The purpose of most actuarial methods is to estimate ultimate losses, or total losses, for a particular accident period. Once an estimate of the ultimate losses is determined, outstanding losses or required reserves are easily calculated by subtracting the paid losses from these total losses.
Almost all actuarial models rely on loss development patterns, or how reported and paid losses are expected to grow through time. Actuaries build loss development triangles to analyze these growth patterns. The assumption behind loss development patterns is that future losses will grow in a manner similar to the way that past losses have grown.
The loss development method is a very common method seen in actuarial reports. Suppose I am at a football game and my team scores 20 points in the first quarter of the game. One estimate that I can make of my team’s total score for the game is 80 points (4 quarters x 20 points). This is very similar to the loss development method which takes the reported or paid losses and simply multiplies them by a growth factor to estimate ultimate losses. The weakness of this method, as seen by my estimated total score of 80 points, is that it is subject to huge variability depending on how much is reported or paid in a very short period of time. As the accident period ages, however, this method becomes more stable.
The Bornhuetter-Ferguson method is another method often utilized. It addresses some of the volatility concerns seen in the loss development method for immature accident periods. Suppose again that my team has scored 20 points in the first quarter of the game. I know that my team averages 28 points a game. Another way I can estimate my team’s total score for the game is to take the 20 points my team has already scored and add 21 points, or ¾ of my team’s average score of 28 points (for the 3 remaining quarters), to get an estimated total score of 41. This seems like a much more realistic estimate of my team’s total points. This is similar to the Bornhuetter-Ferguson method which combines the reported or paid losses to date with an estimate of the unreported or unpaid losses. The estimated unreported or unpaid losses are based on a forecast estimate of total losses and the growth patterns observed in the loss development triangles.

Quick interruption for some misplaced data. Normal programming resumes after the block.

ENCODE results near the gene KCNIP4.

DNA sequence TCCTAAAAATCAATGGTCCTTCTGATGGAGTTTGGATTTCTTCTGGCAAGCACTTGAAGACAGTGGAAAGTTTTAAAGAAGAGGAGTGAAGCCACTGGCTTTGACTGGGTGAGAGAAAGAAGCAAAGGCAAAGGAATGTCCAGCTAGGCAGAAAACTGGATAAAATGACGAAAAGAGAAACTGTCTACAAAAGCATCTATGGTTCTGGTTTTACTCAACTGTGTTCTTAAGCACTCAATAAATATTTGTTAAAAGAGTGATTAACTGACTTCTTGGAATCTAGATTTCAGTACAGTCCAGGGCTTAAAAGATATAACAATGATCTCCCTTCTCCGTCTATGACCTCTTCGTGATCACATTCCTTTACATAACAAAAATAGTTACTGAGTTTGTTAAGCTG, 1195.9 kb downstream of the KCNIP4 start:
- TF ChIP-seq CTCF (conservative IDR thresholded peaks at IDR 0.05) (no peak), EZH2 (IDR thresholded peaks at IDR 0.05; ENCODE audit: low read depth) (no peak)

The expected loss method is another possible technique. In my football example above, my team averages 28 points a game. I can estimate that they will score 28 points today, even though they have already scored 20 in the first quarter. The expected loss method relies strictly on the experience from past accident periods and is most likely only useful for a very immature accident period.
Because most actuarial methods rely heavily on assumed growth patterns, it is important that your actuary look at your specific growth patterns and not just rely on industry sources. Even if you don’t have a huge volume of losses, information can be gleaned from these patterns that will assist in making a more accurate estimate of ultimate losses for your entity. I think I may put together a “point development triangle” for my team to assist with my in-game estimates of total points instead of assuming they will increase evenly over time!